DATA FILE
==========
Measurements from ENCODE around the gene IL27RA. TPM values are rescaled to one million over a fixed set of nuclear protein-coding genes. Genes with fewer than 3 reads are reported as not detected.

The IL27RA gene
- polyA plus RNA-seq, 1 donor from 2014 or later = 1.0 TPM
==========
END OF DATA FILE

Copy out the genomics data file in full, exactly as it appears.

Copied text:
Measurements from ENCODE around the gene IL27RA. TPM values are rescaled to one million over a fixed set of nuclear protein-coding genes. Genes with fewer than 3 reads are reported as not detected.

The IL27RA gene
- polyA plus RNA-seq, 1 donor from 2014 or later = 1.0 TPM